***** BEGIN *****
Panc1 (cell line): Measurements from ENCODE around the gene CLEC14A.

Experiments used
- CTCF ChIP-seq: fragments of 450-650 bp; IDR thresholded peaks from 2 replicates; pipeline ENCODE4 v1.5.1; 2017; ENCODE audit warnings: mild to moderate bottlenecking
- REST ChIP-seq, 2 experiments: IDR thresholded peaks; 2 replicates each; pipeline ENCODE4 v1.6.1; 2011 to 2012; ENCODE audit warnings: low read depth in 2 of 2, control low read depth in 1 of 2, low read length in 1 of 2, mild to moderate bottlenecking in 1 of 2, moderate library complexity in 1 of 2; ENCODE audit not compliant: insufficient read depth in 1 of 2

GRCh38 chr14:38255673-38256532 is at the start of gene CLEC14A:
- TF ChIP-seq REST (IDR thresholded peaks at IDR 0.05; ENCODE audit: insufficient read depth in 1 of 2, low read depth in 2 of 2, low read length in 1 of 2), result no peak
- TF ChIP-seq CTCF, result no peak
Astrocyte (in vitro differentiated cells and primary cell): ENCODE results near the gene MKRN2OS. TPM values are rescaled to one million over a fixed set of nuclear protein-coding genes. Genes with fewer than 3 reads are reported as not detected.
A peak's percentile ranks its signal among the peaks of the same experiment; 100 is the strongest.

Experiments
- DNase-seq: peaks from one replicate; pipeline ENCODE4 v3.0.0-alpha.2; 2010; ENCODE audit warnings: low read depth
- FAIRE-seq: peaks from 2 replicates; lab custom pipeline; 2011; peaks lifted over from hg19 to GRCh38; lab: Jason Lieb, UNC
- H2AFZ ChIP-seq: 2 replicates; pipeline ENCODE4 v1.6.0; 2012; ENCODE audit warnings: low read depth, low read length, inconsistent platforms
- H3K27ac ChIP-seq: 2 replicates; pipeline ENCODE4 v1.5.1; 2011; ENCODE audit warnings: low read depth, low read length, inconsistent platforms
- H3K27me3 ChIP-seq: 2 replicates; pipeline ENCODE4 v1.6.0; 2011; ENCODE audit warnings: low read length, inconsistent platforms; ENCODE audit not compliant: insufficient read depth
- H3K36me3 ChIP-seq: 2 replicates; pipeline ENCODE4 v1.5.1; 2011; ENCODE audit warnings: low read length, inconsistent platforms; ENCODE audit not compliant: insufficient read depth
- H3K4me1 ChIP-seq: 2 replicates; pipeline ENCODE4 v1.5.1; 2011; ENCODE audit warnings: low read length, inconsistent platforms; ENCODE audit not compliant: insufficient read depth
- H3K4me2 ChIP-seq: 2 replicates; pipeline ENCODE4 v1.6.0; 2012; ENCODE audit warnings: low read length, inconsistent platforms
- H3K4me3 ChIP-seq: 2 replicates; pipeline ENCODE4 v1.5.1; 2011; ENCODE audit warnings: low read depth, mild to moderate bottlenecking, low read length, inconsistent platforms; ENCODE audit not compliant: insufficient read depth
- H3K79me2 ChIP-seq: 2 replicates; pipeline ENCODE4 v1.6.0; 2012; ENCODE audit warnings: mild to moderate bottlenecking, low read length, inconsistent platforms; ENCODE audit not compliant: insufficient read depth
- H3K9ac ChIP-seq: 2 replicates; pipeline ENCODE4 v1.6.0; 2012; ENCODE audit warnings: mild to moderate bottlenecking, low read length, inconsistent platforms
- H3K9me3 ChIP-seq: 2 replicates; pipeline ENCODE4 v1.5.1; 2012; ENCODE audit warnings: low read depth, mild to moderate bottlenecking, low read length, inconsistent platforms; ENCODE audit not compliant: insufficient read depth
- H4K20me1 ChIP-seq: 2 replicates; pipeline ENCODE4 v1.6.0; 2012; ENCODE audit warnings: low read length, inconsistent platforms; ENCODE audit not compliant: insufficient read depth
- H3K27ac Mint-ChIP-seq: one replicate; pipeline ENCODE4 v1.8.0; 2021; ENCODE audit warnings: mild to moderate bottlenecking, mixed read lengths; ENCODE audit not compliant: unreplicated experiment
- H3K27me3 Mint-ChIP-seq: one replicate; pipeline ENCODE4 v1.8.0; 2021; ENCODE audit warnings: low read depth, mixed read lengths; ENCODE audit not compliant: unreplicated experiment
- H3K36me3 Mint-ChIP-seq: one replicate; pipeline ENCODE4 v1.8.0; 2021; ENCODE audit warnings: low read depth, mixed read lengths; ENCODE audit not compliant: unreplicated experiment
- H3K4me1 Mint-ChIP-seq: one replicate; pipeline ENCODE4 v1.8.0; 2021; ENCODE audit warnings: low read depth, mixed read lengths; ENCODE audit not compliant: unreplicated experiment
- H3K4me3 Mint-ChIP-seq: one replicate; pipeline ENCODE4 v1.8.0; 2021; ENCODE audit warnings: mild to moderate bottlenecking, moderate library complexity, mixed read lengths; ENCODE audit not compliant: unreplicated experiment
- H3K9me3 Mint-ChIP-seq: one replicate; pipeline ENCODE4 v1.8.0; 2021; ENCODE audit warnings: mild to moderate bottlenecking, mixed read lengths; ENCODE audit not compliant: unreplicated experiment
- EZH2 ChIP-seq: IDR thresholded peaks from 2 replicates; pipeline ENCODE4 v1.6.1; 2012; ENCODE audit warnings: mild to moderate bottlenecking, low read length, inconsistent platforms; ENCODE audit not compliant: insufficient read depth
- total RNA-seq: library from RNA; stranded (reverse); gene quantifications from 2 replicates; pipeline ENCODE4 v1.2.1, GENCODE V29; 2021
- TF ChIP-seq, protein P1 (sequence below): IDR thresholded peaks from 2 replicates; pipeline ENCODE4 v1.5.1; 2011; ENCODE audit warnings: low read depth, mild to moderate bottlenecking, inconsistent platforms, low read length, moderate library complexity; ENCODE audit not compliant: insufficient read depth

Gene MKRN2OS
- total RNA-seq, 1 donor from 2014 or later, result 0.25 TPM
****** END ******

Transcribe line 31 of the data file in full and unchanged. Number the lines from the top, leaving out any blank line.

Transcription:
- total RNA-seq: library from RNA; stranded (reverse); gene quantifications from 2 replicates; pipeline ENCODE4 v1.2.1, GENCODE V29; 2021